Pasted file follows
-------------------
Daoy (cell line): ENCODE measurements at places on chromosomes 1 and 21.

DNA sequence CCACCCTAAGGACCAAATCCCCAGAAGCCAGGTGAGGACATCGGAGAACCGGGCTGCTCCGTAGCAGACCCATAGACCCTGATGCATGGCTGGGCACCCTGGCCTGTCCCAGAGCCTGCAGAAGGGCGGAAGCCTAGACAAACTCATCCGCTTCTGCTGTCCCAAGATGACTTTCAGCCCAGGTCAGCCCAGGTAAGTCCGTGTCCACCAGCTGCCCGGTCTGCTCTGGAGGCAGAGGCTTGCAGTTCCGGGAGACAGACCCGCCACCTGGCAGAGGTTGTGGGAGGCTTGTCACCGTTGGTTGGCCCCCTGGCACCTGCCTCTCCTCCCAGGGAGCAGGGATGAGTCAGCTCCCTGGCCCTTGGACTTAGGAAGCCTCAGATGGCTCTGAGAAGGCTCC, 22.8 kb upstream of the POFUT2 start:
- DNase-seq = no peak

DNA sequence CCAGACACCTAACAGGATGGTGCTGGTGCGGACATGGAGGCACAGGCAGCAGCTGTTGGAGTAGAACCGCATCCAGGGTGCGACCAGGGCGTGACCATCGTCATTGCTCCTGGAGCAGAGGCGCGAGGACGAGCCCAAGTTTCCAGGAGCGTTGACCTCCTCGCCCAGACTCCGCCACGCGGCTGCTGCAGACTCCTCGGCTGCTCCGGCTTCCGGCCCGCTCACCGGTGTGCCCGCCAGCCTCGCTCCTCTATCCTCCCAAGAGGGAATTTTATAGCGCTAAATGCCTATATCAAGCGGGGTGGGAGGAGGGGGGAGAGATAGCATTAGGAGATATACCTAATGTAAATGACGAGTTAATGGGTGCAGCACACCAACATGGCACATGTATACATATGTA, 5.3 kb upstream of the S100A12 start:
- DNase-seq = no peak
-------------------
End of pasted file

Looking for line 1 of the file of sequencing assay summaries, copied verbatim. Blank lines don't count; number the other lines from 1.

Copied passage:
Daoy (cell line): ENCODE measurements at places on chromosomes 1 and 21.